Get outside, Family!

Get outside, Family!

Thursday, May 12, 2016

Identifying creatures in vernal pools

Fairy Shrimp in action. Credit: Jack Ray
We’re still trying to figure out if the ponds we are visiting are true vernal pools, and Betsy Leppo, Zoologist with the Pennsylvania Natural Heritage Program, continues to be a great help. When I told her I’m not finding much sign of life around the ponds we’ve been searching, she said not to give up hope: It may take a few years of observation, through heavy rains and dry springs, to figure out what is happening at a location.

In the meantime, here are some more tips for spotting wildlife at a vernal pool:

  •     Look for egg masses early in the season, from around mid-March to mid-April. They shouldn’t be too tough to spot in small and unvegetated vernal ponds, which offer clear views of the entire pool, Leppo says. We might have to look around a bit in  pools with a lot of vegetation.   
“Wood Frogs and Spotted Salamanders (the two most common vernal pool indicator amphibians) have large egg masses that are usually floating at or near the surface of the pool,” Leppo says. She suggests checking out this handy guide for identifying different species by their eggs. 

  • By May, many of the larvae have hatched, and some egg masses, like that of the Wood Frog, have fallen apart. But that doesn't mean there aren't interesting things to find. Leppo says we still might be able to locate egg remnants of the Spotted Salamander. “The egg matrix is very durable,” she says.

 The smaller long, thin creatures are mosquito larvae, and the larger
fluttery ones are Fairy Shrimp. Credit: Betsy Leppo

Tuesday, May 10, 2016

Tips for protecting vernal pools

Vernal pools are rare but important habitats to many species of amphibian, reptile, crustaceans and insects. They require our protection, as they are under threat from development, motor vehicles, lawn chemicals and other human activity. So should curious parents and their children stay out of them?

It’s a question I posed to Betsy Leppo, Zoologist with the Pennsylvania Natural Heritage Program. My son and I had been splashing through mud and water around a small pool in the woods, looking for frog and salamander eggs. I want him to explore these places, so that he can learn about them and to value them. But I don’t want to wreck them.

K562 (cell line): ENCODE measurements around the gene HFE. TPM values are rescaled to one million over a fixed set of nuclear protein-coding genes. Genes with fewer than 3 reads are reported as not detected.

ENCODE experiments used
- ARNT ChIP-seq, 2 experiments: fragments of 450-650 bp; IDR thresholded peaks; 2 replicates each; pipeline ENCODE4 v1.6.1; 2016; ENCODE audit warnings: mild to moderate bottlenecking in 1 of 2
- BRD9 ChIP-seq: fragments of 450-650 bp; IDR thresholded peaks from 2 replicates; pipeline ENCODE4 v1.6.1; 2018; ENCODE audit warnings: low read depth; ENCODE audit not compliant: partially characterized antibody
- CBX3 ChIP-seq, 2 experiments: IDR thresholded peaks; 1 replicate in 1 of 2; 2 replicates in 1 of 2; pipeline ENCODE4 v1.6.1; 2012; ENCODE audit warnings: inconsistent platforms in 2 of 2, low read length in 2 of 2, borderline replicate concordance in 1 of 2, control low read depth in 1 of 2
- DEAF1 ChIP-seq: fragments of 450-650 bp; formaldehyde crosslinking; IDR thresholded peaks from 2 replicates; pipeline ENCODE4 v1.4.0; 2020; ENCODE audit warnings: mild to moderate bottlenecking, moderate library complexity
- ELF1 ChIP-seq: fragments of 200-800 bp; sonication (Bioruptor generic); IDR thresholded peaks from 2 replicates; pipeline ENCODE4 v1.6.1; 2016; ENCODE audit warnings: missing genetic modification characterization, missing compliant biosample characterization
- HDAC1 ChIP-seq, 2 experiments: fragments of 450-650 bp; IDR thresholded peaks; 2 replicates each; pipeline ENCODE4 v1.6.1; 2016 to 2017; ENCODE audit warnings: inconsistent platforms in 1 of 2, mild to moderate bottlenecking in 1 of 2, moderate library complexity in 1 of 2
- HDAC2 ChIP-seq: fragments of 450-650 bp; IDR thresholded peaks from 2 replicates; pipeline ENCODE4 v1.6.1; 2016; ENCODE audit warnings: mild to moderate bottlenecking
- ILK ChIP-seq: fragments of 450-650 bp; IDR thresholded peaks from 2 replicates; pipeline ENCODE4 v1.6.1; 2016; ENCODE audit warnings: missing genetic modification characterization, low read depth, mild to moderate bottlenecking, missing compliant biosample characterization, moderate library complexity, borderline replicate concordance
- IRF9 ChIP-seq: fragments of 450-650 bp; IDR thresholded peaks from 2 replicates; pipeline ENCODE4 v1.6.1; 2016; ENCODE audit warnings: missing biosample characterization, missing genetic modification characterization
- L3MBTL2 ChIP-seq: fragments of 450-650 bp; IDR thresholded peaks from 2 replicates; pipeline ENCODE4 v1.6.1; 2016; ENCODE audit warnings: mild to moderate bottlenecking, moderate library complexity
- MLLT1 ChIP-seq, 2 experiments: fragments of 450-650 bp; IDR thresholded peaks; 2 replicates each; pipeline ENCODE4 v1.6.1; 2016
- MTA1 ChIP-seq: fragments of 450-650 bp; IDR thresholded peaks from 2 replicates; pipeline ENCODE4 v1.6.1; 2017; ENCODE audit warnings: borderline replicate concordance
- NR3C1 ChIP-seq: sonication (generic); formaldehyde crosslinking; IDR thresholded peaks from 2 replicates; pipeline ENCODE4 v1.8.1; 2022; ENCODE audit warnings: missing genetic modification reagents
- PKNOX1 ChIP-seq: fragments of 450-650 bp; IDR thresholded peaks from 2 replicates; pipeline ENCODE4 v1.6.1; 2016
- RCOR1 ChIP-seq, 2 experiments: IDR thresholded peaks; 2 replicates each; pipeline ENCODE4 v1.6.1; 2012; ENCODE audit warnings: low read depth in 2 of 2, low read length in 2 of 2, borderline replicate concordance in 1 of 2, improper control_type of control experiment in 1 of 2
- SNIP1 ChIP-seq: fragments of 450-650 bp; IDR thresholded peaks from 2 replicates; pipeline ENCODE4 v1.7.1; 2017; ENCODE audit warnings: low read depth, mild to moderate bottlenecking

It turns out there is plenty of damage we might accidentally inflict on a wetland  -- killer fungus and sunscreen contamination, among others. But if we take a few easy steps to be careful, it’s absolutely okay to explore, Leppo assures me.

 “I think it’s great to take kids out to vernal pool so they can learn about them,” Leppo says. Part of the learning experience can be “just being aware of the potential impacts you can have.”
It’s a great teachable moment. Here’s how to handle things gently, here’s how to handle an animal carefully. They have to be taught that. It’s a great chance to teach kids how to approach wildlife,” she says.  It’s also an opportunity to help children to get past fears and squeamishness.

Here’s what we need to do to help protect the vernal pools:

Be mindful. Leppo advises to take care where you are stepping to avoid egg masses and creatures in the water. It’s best to remain on the edges of a pond and avoid stirring up the mud too much.

Rinse your hands. Antibiotic soap and sunscreen can be deadly to developing creatures, so avoid these before heading into the water. If you wash your hands, rinse them thoroughly.

Clean your gear. There are two diseases that are devastating wetland animals in some places around the country. They are Ranavirus and Chytrid fungus. (Read more about these diseases here.) Although they aren’t known to be widespread problems in Pennsylvania, they are a concern. Leppo says the way to avoid spreading disease is to wash gear between uses.
The other benefit of washing gear is to avoid spreading invasive plants like Japanese knotweed, reed canary grass, mile-a-minute, purple loosestrife and others, Leppo adds. Seeds can get on our boots just from walking through a yard. She recommends scrubbing all mud off of boots, nets, buckets and the like in a tub of soapy water and rinsing them clean. Conservation professionals use farm-grade antibacterial soap, which can be found at farm supply stores.

Monday, May 9, 2016

Meet a Vernal Pool

I’ve been obsessed with finding vernal pools, those mysterious ponds that appear in early spring where salamanders, frogs and many other critters lay their eggs. Why does this excite me? I’m a nature geek, of course. The other reason is that it’s another way to get my kids just a little more interested in what’s going on outdoors.
Late winter hike -- Will we find a vernal pool?

I’m constantly saying things to my boys like, “Do you hear that jingling sound? It’s the Spring Peepers!”, and we’ve muddied a lot of shoes walking around ponds looking for eggs. I got really excited when my younger son and I went exploring in the woods across from the school bus stop and realized we were ankle deep in water. I was sure we’d found a vernal pool.

But because I wasn’t 100 percent sure, and I like to be accurate, I went looking for a guide. I found one in Betsy Leppo, zoologist with the Pennsylvania Natural Heritage Program, who created this webinar for the Penn State Extension. It gives a detailed description of species, geology, vegetation and soil of vernal pools, and how to protect them. More for conservation professionals than nature moms, the presentation left me with a few questions. So I contacted Leppo and she kindly agreed to help.

What fascinates me about vernal pools or ponds is that they appear like magic in spots that may be bone dry by late summer, or at least much less wet. They are created from ice melt and rains, Leppo explained, and a true vernal pool has no permanent inlet or outlet of water. They can be found in a land depression in the middle of the woods, as part of a swamp or marsh, among small shrubs or in a field.